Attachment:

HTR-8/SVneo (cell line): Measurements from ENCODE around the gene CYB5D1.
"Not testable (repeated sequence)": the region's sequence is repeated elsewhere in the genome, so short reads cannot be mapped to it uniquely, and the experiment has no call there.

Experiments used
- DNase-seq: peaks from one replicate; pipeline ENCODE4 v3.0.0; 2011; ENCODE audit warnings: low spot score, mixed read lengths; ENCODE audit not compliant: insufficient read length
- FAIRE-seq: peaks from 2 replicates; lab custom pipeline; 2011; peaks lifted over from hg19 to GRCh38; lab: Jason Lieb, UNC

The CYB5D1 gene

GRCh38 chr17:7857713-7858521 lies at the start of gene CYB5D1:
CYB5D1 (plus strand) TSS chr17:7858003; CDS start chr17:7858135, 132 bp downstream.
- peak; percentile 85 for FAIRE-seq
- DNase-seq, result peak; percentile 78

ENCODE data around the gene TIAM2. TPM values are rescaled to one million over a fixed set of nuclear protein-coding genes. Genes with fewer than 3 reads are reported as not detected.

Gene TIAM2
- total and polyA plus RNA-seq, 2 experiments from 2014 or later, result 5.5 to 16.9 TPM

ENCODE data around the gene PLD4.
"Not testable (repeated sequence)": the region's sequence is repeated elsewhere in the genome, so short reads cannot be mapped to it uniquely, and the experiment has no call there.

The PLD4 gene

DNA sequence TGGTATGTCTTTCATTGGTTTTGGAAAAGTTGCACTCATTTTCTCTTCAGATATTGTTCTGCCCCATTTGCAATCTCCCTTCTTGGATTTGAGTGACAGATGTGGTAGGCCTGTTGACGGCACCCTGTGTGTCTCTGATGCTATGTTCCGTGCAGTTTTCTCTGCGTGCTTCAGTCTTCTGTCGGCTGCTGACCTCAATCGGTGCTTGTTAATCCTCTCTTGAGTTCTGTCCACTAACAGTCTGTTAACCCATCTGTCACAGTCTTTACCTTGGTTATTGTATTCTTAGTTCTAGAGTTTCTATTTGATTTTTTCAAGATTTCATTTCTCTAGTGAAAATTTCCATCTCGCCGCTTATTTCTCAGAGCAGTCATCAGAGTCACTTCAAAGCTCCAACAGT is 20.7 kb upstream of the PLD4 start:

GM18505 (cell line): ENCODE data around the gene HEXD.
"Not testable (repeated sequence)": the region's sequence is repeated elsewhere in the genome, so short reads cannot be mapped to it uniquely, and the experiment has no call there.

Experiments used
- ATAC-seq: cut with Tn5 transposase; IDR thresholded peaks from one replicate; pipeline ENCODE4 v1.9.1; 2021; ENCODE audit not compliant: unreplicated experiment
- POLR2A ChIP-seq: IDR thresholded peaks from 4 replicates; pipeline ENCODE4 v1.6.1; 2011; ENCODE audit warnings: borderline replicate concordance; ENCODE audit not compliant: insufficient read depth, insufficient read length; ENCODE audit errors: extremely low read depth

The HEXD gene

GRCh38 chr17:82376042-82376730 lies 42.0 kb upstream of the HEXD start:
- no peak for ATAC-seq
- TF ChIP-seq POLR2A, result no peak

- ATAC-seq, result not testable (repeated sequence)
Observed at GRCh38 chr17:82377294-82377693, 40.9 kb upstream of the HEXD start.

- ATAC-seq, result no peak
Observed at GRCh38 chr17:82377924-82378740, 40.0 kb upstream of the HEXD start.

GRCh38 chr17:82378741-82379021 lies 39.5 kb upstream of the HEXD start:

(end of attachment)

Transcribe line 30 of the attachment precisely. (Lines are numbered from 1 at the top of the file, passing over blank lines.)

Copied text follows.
Observed at GRCh38 chr17:82377924-82378740, 40.0 kb upstream of the HEXD start.